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Is Your Child Ready for Kindergarten?

Is Your Child Ready for Kindergarten?

By Dr. Kenneth Shore

You are not alone in worrying whether your child is ready for kindergarten. This is a common concern of parents who see signs that their child is lagging behind other children. If your child is immature or delayed in her development, you may face the dilemma of whether to delay her kindergarten entry one year. You will likely receive much advice on this issue. Remember that the final decision is yours.

Kindergarten eligibility is based on the child’s chronological age. School districts typically require that a child turn five by a certain date to qualify for kindergarten although districts may vary in the date they use.

Parents have the option of delaying their child’s entry into kindergarten for one year. The following guidelines may help you in making this decision.

  • Is your child at risk for having difficulty in kindergarten? As a general rule, younger children are more prone to problems in kindergarten although they tend to catch up in a year or two. (Children who were born prematurely should be considered somewhat younger than their chronological age.) Boys also tend to be slower to develop than girls although they too gradually catch up. In addition, preschoolers prone to illness (for example, frequent ear infections) may be delayed in their development.
  • What does your child’s preschool teacher recommend? Preschool teachers have a keen sense of age-appropriate norms and how your child’s abilities and maturity level compare with those of other children.
  • What are the results of the kindergarten screening? Many districts will test entering kindergarten students to identify those needing special help. If your district does not conduct these tests routinely, you may still request that the district assess your child’s readiness.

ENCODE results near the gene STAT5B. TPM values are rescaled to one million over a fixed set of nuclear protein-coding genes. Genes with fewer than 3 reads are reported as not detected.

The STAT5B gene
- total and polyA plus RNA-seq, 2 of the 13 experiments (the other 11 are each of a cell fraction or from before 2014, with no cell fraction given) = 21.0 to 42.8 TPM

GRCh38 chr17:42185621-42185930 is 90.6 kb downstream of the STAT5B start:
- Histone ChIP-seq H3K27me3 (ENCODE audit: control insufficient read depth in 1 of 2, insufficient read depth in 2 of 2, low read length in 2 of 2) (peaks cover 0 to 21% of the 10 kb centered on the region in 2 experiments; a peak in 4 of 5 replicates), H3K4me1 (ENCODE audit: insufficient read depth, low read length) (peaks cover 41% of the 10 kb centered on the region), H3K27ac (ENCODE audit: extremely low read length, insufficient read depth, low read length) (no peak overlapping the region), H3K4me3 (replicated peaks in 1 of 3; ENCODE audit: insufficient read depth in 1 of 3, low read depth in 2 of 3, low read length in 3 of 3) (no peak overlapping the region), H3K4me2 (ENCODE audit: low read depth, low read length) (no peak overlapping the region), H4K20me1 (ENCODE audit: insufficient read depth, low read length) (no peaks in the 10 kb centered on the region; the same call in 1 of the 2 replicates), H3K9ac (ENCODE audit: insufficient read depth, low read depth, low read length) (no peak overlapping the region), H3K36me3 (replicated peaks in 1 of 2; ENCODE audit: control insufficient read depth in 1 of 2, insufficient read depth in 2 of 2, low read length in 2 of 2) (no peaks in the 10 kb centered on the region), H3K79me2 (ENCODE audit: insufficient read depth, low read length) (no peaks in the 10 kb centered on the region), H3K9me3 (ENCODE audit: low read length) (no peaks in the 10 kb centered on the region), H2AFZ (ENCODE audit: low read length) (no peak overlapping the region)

• Does your child seem apprehensive about kindergarten? Your child’s behavior may suggest that she is not ready. If she seems unusually nervous or fearful, she may be telling you that she doesn’t feel prepared for kindergarten.
  • What programs are available for kindergartners having difficulty? Does your district have a class reserved for kindergartners who are slow to develop? Are there programs where your child can receive help in a small group for part of the day? Does the school district have a transition or pre-first class for students who have gone through kindergarten but are not ready for first grade? Is there a developmental kindergarten which students attend for one year and then go to a regular kindergarten the next?
  • What are the alternatives to kindergarten? Will she go to a preschool program which will help prepare her for kindergarten? Will you have the chance to engage in some school readiness activities with your child without overdoing it? Will your child be part of a playgroup?

Contact Info for Dr. Shore

10 Wiltshire Drive
East Windsor, NJ 08520
Phone: (609) 371-1767
Fax: (609) 371-2532

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